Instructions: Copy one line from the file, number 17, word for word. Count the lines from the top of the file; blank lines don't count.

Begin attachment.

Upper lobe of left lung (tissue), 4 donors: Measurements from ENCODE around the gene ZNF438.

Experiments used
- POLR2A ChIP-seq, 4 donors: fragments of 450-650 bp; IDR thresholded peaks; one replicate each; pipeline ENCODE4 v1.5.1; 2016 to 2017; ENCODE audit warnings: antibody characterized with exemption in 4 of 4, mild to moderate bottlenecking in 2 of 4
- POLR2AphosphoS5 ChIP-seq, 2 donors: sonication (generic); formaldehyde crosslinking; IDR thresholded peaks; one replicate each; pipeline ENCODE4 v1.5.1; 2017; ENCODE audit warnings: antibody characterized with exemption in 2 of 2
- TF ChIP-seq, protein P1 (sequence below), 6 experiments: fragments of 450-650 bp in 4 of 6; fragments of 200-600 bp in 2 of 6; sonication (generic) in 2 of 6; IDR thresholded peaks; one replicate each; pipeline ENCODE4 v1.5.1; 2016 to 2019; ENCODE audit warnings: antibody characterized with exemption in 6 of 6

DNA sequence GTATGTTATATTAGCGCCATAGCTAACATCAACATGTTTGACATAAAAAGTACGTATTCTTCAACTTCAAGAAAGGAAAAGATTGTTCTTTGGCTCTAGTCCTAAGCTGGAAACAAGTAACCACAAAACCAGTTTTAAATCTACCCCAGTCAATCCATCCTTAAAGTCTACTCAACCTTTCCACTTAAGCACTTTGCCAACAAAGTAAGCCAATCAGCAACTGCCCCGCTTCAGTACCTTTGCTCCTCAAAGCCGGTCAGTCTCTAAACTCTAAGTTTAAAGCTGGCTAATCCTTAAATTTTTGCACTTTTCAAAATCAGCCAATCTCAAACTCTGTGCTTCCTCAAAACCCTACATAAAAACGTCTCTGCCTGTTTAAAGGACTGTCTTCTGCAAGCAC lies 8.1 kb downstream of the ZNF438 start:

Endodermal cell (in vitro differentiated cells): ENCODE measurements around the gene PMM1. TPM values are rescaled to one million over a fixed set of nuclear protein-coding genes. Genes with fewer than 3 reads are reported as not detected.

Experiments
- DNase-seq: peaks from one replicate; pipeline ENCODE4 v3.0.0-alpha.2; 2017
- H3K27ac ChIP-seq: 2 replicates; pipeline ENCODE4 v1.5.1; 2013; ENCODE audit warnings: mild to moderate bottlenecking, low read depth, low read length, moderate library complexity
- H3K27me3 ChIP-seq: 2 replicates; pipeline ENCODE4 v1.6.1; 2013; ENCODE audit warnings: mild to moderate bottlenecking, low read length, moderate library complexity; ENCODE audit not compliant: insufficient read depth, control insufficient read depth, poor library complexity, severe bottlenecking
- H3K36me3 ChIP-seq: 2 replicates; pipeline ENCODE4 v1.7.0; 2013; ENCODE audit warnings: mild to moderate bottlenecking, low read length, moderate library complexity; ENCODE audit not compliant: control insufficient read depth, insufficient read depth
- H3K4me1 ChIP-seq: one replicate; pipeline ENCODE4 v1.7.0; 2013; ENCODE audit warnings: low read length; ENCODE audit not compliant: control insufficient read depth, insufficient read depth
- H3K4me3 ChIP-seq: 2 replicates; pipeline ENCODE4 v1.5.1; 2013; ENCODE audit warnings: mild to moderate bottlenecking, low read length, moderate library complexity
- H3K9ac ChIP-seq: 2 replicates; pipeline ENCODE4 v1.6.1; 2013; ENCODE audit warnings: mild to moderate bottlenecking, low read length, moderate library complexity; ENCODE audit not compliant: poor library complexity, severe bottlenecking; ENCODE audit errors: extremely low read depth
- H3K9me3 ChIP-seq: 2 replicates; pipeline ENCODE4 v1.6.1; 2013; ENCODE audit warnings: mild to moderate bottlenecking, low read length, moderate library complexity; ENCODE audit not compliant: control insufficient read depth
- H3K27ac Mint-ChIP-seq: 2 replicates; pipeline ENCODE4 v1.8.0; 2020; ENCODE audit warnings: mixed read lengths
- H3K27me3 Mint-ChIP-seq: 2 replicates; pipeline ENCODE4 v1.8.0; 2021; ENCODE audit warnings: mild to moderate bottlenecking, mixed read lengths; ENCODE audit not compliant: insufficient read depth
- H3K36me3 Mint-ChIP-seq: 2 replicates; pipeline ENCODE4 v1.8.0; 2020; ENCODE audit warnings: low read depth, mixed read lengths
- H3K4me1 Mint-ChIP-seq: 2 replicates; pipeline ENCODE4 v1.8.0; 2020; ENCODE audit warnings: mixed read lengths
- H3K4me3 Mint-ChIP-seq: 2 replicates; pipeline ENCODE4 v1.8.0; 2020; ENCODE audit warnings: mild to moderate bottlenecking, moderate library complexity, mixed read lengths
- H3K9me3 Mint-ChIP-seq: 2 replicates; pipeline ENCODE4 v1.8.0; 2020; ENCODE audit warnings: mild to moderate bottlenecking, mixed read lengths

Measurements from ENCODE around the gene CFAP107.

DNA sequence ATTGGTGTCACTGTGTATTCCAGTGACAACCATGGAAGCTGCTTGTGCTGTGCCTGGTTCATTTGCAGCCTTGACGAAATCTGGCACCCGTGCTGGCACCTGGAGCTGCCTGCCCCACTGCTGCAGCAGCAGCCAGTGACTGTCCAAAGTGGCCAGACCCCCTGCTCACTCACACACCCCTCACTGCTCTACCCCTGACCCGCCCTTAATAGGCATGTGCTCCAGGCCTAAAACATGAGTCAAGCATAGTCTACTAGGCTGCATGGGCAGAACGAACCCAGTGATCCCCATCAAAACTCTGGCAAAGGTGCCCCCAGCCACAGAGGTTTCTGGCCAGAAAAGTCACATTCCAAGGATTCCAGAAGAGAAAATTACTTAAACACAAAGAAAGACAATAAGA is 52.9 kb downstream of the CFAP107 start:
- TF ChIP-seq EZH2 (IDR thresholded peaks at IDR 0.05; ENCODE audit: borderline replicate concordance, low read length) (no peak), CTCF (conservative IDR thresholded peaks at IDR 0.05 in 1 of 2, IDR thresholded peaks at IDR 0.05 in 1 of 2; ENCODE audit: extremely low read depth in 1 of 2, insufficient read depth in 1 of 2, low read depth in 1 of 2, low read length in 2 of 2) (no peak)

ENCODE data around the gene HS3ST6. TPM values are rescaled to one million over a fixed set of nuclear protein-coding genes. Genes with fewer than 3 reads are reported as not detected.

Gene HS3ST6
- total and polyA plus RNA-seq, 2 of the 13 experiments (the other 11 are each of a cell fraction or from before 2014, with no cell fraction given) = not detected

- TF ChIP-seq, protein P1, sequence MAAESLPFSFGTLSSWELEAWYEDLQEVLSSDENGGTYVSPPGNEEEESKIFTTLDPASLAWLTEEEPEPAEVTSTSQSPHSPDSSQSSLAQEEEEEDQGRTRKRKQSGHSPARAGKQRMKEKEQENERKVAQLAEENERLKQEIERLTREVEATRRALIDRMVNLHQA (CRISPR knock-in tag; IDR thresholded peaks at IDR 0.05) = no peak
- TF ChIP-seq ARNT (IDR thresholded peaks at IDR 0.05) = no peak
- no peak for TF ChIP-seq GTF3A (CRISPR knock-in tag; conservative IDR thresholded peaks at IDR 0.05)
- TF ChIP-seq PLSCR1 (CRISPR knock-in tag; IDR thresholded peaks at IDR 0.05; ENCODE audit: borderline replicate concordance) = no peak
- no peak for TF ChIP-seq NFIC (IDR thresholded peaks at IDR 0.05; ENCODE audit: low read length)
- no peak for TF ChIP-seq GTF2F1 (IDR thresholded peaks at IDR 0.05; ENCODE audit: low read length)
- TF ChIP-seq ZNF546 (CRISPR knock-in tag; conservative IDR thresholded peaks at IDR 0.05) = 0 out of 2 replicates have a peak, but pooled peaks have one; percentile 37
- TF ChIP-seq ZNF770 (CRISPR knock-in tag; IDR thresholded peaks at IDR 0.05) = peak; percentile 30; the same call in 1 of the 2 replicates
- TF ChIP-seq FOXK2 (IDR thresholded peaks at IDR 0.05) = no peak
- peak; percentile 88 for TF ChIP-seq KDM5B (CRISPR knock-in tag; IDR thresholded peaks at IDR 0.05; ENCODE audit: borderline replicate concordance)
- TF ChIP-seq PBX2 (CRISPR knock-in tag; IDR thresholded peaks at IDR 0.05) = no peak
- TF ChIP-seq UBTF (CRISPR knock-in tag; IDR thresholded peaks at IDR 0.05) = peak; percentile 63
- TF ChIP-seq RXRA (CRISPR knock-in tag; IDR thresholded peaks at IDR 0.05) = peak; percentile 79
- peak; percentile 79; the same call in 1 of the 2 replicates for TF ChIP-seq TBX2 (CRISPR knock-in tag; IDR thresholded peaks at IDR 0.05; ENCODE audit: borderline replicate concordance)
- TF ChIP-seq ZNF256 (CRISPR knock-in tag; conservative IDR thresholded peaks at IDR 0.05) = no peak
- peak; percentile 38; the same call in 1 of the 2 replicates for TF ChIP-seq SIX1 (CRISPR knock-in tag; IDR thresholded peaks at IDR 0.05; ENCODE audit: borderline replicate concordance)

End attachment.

- H3K27ac Mint-ChIP-seq: 2 replicates; pipeline ENCODE4 v1.8.0; 2020; ENCODE audit warnings: mixed read lengths